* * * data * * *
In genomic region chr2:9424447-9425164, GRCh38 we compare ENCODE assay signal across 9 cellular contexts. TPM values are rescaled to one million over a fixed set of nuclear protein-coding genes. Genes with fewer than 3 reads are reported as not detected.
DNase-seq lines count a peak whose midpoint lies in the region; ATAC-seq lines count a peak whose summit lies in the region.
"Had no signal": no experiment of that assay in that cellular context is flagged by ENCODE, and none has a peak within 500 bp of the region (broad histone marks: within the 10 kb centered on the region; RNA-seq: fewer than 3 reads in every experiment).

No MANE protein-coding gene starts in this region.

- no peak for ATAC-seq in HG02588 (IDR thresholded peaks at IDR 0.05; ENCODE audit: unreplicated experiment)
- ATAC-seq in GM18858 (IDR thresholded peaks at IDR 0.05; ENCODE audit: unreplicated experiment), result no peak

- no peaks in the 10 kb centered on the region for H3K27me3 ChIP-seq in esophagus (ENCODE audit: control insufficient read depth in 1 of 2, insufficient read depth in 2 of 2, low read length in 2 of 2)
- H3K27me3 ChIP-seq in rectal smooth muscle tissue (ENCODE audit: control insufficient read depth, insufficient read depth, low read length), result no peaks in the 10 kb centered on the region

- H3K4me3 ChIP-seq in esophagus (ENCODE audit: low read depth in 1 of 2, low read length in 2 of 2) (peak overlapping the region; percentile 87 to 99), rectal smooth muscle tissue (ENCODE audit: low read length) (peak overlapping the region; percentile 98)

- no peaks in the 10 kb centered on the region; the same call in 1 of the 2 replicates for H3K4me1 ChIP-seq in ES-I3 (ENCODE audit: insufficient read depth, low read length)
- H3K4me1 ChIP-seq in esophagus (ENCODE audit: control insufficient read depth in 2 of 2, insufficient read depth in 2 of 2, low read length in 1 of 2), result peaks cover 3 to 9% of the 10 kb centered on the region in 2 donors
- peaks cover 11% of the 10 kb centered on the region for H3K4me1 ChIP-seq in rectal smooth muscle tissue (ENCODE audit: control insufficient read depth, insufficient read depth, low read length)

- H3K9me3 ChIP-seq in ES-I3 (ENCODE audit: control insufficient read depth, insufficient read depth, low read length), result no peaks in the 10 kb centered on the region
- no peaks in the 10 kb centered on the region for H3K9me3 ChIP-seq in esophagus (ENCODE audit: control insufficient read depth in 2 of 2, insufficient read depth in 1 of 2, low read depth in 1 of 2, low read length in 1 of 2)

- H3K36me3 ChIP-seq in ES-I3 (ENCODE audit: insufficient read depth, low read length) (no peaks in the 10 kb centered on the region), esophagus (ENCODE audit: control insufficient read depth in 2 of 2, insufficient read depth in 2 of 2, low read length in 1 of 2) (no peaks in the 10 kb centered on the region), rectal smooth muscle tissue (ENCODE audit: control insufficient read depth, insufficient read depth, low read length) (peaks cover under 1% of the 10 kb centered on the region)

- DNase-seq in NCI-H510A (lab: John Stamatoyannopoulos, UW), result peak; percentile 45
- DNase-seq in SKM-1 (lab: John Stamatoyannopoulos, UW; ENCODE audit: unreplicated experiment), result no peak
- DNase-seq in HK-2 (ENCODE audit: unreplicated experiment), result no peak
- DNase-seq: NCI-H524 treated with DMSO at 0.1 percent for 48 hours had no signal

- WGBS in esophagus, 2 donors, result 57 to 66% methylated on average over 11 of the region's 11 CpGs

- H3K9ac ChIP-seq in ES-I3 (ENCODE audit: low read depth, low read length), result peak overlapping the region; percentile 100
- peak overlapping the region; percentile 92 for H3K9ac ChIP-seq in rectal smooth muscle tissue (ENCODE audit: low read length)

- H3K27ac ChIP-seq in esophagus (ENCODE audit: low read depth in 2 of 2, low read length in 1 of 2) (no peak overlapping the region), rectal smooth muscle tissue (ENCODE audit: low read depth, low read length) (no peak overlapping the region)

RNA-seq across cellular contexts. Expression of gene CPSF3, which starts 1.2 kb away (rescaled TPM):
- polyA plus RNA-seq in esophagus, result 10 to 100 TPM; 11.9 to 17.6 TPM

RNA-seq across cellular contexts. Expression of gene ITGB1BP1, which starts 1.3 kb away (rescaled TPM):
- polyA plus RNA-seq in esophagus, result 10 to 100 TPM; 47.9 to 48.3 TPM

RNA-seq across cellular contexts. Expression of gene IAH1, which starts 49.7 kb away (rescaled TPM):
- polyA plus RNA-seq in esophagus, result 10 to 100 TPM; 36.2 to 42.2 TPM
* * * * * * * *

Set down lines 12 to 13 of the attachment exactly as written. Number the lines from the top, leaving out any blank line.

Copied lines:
- peaks cover 11% of the 10 kb centered on the region for H3K4me1 ChIP-seq in rectal smooth muscle tissue (ENCODE audit: control insufficient read depth, insufficient read depth, low read length)

- H3K9me3 ChIP-seq in ES-I3 (ENCODE audit: control insufficient read depth, insufficient read depth, low read length), result no peaks in the 10 kb centered on the region